Besides menacing crazies, there are also friendly crazies. One time I was getting interviews and this woman who I asked for an interview spent 20 minutes talking to me (while holding my hand in a death grip) about how she was homeless, but god had a plan for her. Also she had started an Indiegogo campaign to get herself out of poverty, and she wanted me to put it on the news. She also went on a rant for about 10 minutes about how even though we had different skin colors, we were all of one blood, and that I was her sister.

After a while, it got pretty old. But at least she didn’t growl or bark at me, so I appreciated that.

That Time Anthony Weiner Touched Me

You’re probably scared reading the title. It’s not as bad as it sounds.

Now that primaries are over, I thought I’d share the craziness that I experienced when Anthony Weiner held a press conference at a house in Tottenville.

(All pictures in this post were taken by my lovely former intern, Ricky)

To set the stage, let me explain when this happened. It was late July, a few days after the Carlos Danger allegations had come out. Anthony Weiner was everywhere–in the news, on late night tv, in my family dinner conversations. So when I got assigned to cover him, my intern and I of course made off color jokes the whole day leading up to the press conference.

When I first arrived at the house, I could tell it would be crazy. There were so many people there, from all different news organizations. We all set up, waiting diligently for the mayoral hopeful to arrive.

A black SUV pulled up. We all turned, assuming it would be Weiner. But it was only his press person, who introduced herself by screaming at us (without being provoked) about how she was in charge, and how dare we have all set up our cameras and microphones near the podium before she had a chance to move it.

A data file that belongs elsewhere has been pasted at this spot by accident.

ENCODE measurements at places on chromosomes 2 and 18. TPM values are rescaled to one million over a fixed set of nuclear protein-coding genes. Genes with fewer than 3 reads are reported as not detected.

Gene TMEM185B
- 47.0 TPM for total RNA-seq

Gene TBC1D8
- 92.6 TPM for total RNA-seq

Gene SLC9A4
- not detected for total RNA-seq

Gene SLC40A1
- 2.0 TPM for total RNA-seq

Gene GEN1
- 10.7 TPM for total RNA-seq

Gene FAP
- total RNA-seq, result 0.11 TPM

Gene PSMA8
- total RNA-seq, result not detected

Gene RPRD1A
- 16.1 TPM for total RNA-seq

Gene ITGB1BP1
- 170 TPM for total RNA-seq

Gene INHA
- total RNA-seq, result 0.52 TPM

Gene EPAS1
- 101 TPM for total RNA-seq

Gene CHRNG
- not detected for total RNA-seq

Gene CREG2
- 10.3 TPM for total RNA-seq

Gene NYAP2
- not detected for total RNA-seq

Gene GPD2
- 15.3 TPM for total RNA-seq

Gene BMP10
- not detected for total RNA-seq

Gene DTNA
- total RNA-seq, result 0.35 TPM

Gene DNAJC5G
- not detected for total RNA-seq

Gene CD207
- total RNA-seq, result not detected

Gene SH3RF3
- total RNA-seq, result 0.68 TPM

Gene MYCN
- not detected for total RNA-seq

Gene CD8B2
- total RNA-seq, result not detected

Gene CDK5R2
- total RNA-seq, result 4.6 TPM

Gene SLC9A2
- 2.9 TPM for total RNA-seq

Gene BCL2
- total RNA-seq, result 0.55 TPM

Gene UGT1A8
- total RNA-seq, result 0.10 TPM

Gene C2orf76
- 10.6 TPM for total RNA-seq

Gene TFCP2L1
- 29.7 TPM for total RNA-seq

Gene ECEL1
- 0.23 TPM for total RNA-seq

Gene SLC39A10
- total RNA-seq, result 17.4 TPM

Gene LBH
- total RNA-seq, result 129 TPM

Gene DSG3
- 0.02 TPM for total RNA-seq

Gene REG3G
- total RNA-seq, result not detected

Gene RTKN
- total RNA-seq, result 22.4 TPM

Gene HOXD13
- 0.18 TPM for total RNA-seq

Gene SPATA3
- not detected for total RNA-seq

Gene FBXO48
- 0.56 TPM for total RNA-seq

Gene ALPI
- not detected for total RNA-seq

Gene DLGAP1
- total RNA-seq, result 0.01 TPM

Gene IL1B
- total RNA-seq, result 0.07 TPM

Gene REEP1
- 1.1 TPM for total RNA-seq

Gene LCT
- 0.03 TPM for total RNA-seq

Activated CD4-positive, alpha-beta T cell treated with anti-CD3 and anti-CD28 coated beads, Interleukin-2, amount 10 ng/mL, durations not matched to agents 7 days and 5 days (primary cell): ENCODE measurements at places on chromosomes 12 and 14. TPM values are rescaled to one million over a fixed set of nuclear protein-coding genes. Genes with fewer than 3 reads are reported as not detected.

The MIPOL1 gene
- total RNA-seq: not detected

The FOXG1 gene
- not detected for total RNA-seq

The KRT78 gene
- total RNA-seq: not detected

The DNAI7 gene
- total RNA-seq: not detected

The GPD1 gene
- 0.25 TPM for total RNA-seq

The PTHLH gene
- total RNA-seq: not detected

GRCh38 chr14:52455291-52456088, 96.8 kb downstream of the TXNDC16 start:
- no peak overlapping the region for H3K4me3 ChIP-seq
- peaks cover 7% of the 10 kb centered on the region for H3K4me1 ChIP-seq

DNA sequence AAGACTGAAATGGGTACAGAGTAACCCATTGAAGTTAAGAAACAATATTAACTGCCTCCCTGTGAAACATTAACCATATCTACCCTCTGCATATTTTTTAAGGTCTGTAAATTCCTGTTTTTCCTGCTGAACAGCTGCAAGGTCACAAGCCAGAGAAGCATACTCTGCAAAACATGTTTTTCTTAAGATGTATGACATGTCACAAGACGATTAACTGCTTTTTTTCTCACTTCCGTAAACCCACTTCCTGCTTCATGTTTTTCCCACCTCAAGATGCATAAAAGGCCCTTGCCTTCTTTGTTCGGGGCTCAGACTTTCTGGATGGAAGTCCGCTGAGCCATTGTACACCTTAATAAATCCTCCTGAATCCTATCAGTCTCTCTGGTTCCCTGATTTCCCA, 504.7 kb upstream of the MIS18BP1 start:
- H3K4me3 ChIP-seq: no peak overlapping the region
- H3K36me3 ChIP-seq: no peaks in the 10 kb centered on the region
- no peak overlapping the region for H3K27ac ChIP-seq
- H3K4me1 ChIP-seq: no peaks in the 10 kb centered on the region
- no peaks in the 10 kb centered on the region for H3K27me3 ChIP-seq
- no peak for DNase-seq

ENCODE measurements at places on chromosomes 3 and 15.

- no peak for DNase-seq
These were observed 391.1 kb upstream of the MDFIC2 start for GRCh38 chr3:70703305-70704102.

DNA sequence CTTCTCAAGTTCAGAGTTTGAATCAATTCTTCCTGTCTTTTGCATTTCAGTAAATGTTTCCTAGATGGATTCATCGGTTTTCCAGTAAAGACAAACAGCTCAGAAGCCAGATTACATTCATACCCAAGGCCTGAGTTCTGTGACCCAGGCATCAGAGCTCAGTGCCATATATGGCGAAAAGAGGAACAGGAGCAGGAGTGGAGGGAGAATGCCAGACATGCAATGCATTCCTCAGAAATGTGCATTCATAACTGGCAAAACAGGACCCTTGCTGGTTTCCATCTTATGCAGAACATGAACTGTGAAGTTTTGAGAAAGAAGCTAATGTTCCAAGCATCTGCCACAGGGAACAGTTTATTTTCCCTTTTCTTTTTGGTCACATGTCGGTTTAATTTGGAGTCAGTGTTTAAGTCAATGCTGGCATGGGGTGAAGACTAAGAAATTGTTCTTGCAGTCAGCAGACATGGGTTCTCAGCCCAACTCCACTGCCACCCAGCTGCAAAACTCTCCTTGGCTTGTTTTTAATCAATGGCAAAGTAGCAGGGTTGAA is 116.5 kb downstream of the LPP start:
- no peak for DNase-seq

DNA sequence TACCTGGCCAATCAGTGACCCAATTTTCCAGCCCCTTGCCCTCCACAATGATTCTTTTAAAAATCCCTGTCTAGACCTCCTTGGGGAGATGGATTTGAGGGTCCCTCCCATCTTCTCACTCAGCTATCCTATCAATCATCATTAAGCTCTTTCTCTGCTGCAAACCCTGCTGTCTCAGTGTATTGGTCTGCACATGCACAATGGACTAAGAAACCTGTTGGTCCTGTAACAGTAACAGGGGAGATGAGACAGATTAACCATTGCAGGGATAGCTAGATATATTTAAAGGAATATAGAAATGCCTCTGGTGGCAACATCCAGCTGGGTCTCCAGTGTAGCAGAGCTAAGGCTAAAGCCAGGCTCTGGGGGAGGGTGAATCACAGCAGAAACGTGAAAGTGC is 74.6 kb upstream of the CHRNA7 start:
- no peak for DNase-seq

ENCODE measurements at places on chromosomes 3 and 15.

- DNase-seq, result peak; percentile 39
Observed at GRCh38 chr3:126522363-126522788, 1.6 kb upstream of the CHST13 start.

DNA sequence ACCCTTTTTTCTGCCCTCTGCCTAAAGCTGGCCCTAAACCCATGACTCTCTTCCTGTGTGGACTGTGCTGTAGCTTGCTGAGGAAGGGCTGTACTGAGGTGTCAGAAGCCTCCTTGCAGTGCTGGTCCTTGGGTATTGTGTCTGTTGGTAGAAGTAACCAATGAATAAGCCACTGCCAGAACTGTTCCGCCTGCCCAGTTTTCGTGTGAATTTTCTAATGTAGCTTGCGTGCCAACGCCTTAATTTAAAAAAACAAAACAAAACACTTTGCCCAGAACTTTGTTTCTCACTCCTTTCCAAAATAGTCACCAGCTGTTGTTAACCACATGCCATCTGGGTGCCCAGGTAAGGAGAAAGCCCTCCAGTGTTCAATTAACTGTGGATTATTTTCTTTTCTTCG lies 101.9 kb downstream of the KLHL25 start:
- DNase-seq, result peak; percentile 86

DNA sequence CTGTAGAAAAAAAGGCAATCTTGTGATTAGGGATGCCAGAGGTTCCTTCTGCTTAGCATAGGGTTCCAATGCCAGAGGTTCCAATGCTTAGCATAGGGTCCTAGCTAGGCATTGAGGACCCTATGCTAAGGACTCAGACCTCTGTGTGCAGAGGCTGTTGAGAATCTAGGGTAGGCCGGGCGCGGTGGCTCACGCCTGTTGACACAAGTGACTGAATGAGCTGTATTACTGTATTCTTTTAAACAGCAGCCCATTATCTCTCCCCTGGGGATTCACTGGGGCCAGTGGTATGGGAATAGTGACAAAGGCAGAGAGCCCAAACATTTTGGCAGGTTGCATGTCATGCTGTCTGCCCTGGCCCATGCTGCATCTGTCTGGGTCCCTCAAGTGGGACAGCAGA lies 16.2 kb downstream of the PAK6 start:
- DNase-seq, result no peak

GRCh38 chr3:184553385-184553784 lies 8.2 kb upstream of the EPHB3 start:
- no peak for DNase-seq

A few days later when I heard one of his key staff members quit, I assumed it was her. You could tell she was not in a good place, emotionally.

Nevertheless, I wasn’t rattled. Yes, there were all these people there. But there was a podium, which was a good sign. We would all just have to stand here and get what we could get. Things would be civilized.

Boy, was I wrong.

A few minutes later, another SUV pulled up. This time, you could tell it was the real deal. Everyone crowded around, trying to get a shot of him walking up to the podium.

We were told that since the house he was touring had been severely damaged in Sandy, it wasn’t safe for all of us to follow him around inside. CNN would go and then give us the feed later. I was grateful, thinking that I had been spared getting elbowed out of the way trying to follow him.

Because journalists can be aggressive. Really aggressive.

He soon came back out and began to answer questions from us. The reporter from my station was the only one who asked about the actual reason he was there–to help a family that had gotten a crappy insurance settlement post-Sandy. Everyone else wanted to know about Carlos Danger.

Weiner was clearly annoyed. At that point, I didn’t really blame him. Who would want to continually answer questions about their sexting and infidelity? But one thing kept bothering me about what he was saying. As much as he said he had apologized to his wife, he never actually seemed sorry. Like he didn’t really think what he did was wrong, even though by all accounts of decency, it really was.

This only got worse when he spoke to one of the women who lived in the neighborhood. She noted that she had been a teacher, and that if she had done what he did, she would have been fired. How could he presume to run a city–where he would oversee all the heads of city agencies–when he had done something that any normal professional would be sacked for?